US4442786A - Fishing vessel - Google Patents

Fishing vessel Download PDF

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US4442786A
US4442786A US06377272 US37727282A US4442786A US 4442786 A US4442786 A US 4442786A US 06377272 US06377272 US 06377272 US 37727282 A US37727282 A US 37727282A US 4442786 A US4442786 A US 4442786A
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Prior art keywords
net
fish
vessel
drum
fishing
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Expired - Fee Related
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US06377272
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Craig Conners
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CAPT CONNERS Inc
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CAPT CONNERS Inc
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    • AHUMAN NECESSITIES
    • A01AGRICULTURE; FORESTRY; ANIMAL HUSBANDRY; HUNTING; TRAPPING; FISHING
    • A01KANIMAL HUSBANDRY; CARE OF BIRDS, FISHES, INSECTS; FISHING; REARING OR BREEDING ANIMALS, NOT OTHERWISE PROVIDED FOR; NEW BREEDS OF ANIMALS
    • A01K73/00Drawn nets
    • A01K73/02Trawling nets
    • A01K73/06Hauling devices for the headlines, also for nets; Winches
    • BPERFORMING OPERATIONS; TRANSPORTING
    • B63SHIPS OR OTHER WATERBORNE VESSELS; RELATED EQUIPMENT
    • B63BSHIPS OR OTHER WATERBORNE VESSELS; EQUIPMENT FOR SHIPPING
    • B63B35/00Vessels or like floating structures adapted for special purposes
    • B63B35/14Fishing vessels

Abstract

An oceanic fishing system on a ship having a main propulsion system and an auxiliary bow thrustor providing forward as well as lateral thrust. The ship was a stern working deck with a net deploying and retrieving drum disposed on the working deck and positioned to transfer a purse-seine net over the stern of the ship. Overhead booms attach and selectively move a free and of the purse-seine net relative to the stern. A brailing crane is disposed on the stern working deck with an extensible arm over the stern to brail fish from the net. And on-board fish handling system receives fish from the brailing crane and transports them for processing and on-board storage.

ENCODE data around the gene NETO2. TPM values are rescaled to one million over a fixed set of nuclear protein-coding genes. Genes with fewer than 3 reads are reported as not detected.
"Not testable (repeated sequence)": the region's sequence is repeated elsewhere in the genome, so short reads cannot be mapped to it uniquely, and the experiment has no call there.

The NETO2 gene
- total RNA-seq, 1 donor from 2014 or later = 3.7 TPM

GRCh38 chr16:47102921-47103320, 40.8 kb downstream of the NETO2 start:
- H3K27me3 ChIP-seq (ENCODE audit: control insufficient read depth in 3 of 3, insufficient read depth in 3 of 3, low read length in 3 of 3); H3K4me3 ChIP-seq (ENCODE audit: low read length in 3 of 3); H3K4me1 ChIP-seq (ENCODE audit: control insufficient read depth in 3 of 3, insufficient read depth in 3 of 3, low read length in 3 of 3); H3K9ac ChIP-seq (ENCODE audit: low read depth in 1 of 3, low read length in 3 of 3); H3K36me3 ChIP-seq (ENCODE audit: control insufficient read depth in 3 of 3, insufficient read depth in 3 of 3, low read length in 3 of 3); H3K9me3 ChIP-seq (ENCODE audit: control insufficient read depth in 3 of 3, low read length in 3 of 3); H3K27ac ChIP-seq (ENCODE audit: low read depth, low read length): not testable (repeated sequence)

Description

This is a continuation of application Ser. No. 170,226, filed July 18, 1980, now abandoned.

BACKGROUND OF THE INVENTION

This invention relates to a vessel for oceanic fishing and a method of fish handling from entrapment through on-board processing.

This invention finds particular utilization in the area of off-shore fishing of tuna and similarly large fish which are found in quantity in large schools. Such schools of fish are presently captured utilizing five well known techniques. They are, longline, pole and line, purse-seine, trailing and traps. Longline fishing generally utilizes a series of hooks, on the order of 2,000 attached by leader wires to a very long main line which may be in the range of approximately 50 miles. At the beginning of each fishing day, the hooks are manually baited utilizing fish (saury), and the main line together with its leaders and hooks, attached at uniformly spaced intervals is let out while the vessel steams through the potential fishing waters. The main line is selectively ballasted so that it is placed at the subsurface location of the feeding grounds of large, deep swimming tuna (generally approximately 50 fathoms). With this type of system, only one set and retrieval of the gear is made by the fishing vessel during each working day. As is appreciated, this technique is arduous and relies heavily on manual labor.

The second technique, pole and line, have been employed extensively when used in conjunction with small fishing vessels. Essentially, vessels of this type carry live bait which is thrown to a attract surface schools of tuna which are subsequently hooked and brought on board.